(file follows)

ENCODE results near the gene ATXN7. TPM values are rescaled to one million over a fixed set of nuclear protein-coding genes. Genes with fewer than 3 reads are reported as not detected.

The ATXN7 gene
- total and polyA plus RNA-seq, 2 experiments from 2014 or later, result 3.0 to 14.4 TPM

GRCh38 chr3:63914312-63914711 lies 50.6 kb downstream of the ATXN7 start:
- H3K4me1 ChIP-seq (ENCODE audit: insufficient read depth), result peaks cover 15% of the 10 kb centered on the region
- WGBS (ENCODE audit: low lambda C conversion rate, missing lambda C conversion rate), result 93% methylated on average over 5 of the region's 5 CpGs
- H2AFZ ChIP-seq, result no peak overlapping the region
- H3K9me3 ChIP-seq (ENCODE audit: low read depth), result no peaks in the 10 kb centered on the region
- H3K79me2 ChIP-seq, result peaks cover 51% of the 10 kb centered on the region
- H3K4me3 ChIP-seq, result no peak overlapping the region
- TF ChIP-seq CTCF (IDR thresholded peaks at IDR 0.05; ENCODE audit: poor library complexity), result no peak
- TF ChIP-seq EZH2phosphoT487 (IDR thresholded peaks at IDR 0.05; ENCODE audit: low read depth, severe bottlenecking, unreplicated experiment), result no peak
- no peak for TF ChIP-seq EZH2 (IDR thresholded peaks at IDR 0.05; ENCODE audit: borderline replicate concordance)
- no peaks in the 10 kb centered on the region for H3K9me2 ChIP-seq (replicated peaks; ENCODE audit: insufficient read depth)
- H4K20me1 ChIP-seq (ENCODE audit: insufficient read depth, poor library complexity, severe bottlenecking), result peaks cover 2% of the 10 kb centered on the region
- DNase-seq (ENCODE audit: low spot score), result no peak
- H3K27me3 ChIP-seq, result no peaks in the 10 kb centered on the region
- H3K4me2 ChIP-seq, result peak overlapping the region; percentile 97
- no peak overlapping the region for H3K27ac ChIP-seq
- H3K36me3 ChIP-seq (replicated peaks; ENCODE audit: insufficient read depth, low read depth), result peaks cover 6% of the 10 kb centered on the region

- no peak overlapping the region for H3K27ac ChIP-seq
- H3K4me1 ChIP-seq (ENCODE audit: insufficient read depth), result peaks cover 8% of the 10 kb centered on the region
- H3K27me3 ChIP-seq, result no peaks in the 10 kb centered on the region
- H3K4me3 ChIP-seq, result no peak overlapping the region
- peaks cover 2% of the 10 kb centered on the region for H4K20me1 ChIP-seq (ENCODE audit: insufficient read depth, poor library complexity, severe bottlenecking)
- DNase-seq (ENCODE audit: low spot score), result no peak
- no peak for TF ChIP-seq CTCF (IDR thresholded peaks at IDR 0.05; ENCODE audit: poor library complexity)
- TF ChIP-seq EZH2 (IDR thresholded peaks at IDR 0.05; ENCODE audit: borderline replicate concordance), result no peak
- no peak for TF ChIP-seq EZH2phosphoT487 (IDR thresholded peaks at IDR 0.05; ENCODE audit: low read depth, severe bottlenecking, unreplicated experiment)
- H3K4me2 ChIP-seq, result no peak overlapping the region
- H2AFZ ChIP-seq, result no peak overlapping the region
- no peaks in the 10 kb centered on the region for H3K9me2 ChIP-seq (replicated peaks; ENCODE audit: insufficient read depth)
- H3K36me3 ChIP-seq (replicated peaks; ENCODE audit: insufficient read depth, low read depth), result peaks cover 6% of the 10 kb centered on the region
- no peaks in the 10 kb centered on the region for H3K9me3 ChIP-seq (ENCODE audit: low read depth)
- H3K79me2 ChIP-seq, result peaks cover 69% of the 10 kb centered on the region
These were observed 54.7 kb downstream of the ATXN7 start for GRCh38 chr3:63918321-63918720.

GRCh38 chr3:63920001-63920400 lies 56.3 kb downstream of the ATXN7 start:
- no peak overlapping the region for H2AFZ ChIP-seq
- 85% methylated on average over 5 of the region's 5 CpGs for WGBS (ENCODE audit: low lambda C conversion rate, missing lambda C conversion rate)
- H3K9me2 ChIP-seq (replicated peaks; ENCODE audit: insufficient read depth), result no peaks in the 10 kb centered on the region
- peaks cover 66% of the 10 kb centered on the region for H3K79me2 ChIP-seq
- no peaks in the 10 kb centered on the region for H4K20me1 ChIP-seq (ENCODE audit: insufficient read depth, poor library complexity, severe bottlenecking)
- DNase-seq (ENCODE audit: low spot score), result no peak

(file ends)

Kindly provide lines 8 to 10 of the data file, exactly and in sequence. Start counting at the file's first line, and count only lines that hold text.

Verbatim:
- H3K9me3 ChIP-seq (ENCODE audit: low read depth), result no peaks in the 10 kb centered on the region
- H3K79me2 ChIP-seq, result peaks cover 51% of the 10 kb centered on the region
- H3K4me3 ChIP-seq, result no peak overlapping the region